United offers $10,000 for overbooked seats

United offers $10,000 for overbooked seats
By Catherine Hardy with Reuters
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It is part of an effort to restore the US airline's image after a passenger was forcibly removed from his seat.


United Airlines says it will offer $10,000 to passengers who volunteer to forfeit their seats on overbooked flights.

United has also said it will take action to reduce overbooking on flights and improve customer satisfaction.

Why is the airline doing this?

It is part of an effort to restore the airline’s image after a passenger was forcibly removed from his seat.

The offer comes after rival carrier Delta outlined plans to offer up to $9,950 in similar cases.

What has United said?

“Our goal is to reduce incidents of involuntary denial of boarding to as close to zero as possible and become a more customer-focused airline,” the carrier said in a statement.

“It is never too late to do the right thing,” Chief Executive Oscar Munoz said in a statement.

Munoz, who took the helm at United in 2015 as part of an effort to improve customer relations, has faced calls to step down after referring to Dao as “disruptive and belligerent” in a statement following the incident.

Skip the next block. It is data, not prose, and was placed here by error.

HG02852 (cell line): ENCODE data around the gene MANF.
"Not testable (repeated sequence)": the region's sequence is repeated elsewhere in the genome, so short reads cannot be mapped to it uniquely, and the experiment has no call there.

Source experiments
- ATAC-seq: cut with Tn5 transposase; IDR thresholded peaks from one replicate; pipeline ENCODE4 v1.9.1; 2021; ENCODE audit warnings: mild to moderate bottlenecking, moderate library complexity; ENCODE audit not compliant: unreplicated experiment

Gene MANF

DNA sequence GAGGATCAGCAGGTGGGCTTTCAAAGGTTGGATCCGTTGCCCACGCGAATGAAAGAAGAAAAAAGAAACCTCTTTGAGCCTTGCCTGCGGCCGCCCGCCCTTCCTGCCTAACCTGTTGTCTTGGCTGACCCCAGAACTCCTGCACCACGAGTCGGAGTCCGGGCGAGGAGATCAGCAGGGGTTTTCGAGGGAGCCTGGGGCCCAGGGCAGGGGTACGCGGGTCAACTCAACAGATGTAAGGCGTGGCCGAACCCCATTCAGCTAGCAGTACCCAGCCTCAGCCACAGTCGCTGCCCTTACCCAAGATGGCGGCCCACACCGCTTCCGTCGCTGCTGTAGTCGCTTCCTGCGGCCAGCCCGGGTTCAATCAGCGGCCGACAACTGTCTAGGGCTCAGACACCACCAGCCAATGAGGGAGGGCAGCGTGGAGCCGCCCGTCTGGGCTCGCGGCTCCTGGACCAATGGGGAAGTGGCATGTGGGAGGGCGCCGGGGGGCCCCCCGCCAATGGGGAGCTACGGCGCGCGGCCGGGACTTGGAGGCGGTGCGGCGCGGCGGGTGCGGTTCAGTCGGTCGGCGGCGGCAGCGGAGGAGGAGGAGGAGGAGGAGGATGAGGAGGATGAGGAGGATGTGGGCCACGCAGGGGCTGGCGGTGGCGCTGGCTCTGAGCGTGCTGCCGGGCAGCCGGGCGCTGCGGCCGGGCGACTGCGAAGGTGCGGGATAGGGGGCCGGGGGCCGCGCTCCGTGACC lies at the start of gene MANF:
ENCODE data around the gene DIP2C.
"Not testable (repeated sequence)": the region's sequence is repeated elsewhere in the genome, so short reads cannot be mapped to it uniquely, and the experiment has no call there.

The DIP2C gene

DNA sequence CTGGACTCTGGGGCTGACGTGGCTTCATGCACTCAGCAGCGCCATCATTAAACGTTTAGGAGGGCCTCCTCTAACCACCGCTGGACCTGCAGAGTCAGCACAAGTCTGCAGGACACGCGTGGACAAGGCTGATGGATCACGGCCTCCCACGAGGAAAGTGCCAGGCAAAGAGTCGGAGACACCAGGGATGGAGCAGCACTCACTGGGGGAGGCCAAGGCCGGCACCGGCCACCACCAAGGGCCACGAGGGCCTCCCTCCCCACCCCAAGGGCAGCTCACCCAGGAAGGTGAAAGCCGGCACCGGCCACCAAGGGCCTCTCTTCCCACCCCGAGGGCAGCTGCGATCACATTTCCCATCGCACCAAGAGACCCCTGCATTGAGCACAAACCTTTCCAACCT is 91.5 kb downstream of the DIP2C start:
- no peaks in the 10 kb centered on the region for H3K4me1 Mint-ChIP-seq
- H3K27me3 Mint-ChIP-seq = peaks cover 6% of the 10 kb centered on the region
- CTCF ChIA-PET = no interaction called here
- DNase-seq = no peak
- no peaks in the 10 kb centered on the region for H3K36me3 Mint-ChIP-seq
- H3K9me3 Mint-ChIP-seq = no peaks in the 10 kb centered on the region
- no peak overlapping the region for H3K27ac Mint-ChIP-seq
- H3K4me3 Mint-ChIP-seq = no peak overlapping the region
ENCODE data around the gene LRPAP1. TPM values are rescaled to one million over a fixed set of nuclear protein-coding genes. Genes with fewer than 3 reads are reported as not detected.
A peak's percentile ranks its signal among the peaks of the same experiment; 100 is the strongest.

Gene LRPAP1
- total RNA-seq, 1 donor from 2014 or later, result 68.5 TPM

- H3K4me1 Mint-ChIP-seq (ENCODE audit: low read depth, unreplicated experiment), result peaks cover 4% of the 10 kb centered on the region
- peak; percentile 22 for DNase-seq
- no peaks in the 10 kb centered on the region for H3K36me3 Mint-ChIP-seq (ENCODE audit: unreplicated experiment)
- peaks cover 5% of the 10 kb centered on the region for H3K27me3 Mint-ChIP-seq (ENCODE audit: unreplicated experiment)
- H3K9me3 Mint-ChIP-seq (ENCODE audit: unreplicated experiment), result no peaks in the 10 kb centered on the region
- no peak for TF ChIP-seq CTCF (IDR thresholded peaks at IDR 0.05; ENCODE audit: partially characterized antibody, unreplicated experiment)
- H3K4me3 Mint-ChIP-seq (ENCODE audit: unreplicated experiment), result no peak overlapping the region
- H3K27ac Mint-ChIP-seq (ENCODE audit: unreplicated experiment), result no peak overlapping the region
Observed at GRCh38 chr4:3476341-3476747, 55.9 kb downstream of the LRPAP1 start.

Read United Airlines CEO's full response to lawmakers on the removal of David Dao https://t.co/ylY42w328hpic.twitter.com/apfhHD1jD3

— Fortune (@FortuneMagazine) 27 avril 2017

What happened on the original flight?

Videos recorded by fellow passengers at Chicago’s O’Hare airport went viral.

They showed 69-year-old passenger David Dao being pulled from bis seat aboard a United flight bound for Louisville in Kentucky.

The seat was needed for crew members.

His lawyers say during the scuffle Dao lost two front teeth, broke his nose and was left with concussion.

He plans to sue the airline.

#BREAKING: Passenger removed from United flight is Dr. David Dao of Kentucky, sources confirm to NBC News. https://t.co/FZA67AcBXTpic.twitter.com/DACayZ0wrN

— NBC Boston (@nbcboston) 11 avril 2017

The incident has sparked a national conversation on US carriers’ treatment of customers in an industry comprising just a handful of competitors following years of mergers and consolidations.

The lawyer representing United passenger David Dao will also take on American Airlines: https://t.co/4i7WrRGRIkpic.twitter.com/Z532NdcKuW

— Reuters Top News (@Reuters) 24 avril 2017

Why were the seats overbooked?

United typically oversells flights by less than zero to three percent of the plane’s seat capacity.

This is to account for “no-shows”.

What else has United done?

In a statement, the airline says it will no longer call law enforcement to deny passengers boarding.

Nor will passengers who are already seated by required to give up their seats on overbooked flights.

United will also adopt a “no-questions asked” policy on permanently lost baggage. It will pay customers $1,500 for the value of the bag and its contents, beginning in June.

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